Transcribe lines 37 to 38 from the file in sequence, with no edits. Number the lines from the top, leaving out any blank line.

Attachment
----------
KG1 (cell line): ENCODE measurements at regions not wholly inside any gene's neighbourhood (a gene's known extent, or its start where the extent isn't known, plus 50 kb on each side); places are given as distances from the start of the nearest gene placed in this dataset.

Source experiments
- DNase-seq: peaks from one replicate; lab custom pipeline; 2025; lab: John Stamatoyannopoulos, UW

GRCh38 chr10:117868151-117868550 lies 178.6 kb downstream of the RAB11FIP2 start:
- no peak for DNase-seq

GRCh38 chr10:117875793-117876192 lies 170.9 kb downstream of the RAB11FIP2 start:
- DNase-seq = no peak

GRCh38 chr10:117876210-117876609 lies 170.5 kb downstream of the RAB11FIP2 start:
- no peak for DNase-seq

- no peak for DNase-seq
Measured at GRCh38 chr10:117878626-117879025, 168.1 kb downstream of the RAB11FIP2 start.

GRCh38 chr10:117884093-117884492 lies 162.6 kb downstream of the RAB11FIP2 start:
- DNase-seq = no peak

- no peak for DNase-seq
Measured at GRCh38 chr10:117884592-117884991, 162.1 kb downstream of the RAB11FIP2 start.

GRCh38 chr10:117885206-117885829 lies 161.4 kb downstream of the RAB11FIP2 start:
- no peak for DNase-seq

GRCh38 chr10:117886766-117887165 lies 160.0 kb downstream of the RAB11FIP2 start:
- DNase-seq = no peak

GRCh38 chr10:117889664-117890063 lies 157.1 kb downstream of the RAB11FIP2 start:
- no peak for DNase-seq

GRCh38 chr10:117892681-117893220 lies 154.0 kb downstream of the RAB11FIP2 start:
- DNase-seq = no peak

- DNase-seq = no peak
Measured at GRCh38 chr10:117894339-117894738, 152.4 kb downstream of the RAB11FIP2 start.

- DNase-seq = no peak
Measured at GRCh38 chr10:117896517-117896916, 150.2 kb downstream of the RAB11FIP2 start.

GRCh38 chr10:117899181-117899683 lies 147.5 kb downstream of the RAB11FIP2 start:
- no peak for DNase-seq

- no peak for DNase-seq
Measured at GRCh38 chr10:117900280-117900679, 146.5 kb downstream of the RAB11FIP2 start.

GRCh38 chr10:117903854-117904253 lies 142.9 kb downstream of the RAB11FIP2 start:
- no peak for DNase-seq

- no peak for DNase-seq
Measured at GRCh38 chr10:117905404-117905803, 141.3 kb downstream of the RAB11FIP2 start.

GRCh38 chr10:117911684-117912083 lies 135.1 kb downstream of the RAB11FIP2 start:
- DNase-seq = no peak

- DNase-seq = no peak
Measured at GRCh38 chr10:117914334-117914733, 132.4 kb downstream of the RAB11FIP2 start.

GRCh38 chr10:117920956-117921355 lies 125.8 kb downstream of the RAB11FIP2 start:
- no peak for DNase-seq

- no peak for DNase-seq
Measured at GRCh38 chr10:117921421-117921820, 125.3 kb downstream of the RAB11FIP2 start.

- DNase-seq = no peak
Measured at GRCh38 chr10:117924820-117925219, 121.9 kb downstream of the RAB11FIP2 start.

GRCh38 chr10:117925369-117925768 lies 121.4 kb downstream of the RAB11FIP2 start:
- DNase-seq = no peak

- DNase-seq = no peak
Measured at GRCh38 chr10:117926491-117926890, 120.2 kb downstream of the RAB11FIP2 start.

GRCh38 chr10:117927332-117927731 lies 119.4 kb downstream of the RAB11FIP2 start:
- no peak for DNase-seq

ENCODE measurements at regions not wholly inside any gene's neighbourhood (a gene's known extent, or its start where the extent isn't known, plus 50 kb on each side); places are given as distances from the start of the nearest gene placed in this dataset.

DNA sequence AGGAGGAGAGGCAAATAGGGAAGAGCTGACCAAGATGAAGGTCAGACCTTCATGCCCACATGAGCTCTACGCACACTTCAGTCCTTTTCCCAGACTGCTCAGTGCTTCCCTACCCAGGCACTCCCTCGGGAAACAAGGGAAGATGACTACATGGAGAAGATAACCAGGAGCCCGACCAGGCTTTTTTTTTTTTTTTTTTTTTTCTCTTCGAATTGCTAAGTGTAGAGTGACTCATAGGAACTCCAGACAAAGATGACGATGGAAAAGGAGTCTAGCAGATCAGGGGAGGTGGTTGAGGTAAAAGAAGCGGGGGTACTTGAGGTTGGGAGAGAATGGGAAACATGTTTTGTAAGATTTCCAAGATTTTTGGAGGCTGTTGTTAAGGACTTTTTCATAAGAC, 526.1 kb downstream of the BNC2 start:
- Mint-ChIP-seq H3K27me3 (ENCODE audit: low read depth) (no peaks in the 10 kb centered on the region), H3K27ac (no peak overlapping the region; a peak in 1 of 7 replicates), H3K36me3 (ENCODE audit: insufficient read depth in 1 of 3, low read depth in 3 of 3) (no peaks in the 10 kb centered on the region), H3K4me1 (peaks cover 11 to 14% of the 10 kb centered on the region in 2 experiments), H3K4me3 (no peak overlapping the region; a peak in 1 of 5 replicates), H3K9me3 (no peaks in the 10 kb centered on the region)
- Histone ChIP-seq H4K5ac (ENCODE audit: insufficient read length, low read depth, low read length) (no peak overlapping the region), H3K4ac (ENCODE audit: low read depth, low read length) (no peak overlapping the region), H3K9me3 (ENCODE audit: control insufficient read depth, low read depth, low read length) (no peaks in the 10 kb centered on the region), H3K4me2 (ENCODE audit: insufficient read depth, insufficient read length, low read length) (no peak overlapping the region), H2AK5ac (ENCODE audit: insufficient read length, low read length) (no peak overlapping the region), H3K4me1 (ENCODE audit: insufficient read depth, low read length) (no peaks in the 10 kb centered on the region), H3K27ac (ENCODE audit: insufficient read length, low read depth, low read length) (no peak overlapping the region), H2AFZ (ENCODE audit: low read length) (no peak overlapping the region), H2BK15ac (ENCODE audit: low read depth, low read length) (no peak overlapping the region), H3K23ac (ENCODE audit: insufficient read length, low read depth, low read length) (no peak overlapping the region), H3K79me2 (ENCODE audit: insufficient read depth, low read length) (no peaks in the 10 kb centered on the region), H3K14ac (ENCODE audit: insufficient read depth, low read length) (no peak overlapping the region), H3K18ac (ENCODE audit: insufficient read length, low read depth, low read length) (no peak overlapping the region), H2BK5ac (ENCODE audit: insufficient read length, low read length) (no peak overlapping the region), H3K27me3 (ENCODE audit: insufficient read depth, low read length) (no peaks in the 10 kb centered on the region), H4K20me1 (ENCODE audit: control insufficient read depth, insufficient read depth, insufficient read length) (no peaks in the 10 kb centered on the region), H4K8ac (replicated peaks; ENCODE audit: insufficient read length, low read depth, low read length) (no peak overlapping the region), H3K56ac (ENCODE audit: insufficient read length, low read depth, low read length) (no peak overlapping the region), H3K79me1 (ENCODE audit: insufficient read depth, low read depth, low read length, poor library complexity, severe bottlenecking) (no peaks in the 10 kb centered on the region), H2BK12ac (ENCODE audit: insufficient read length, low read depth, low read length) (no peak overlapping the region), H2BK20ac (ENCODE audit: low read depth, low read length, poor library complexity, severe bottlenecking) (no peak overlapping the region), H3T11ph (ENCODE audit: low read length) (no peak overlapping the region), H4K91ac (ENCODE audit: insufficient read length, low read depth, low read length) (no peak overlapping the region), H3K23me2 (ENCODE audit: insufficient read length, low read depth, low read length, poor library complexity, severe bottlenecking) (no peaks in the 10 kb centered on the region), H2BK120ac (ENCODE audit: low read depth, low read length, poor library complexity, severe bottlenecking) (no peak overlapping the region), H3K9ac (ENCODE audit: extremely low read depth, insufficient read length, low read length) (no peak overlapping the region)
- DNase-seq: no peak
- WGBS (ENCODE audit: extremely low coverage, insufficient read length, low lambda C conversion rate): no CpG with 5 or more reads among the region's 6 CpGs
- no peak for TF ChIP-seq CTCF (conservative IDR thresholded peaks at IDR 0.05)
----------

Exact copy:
- DNase-seq = no peak

- DNase-seq = no peak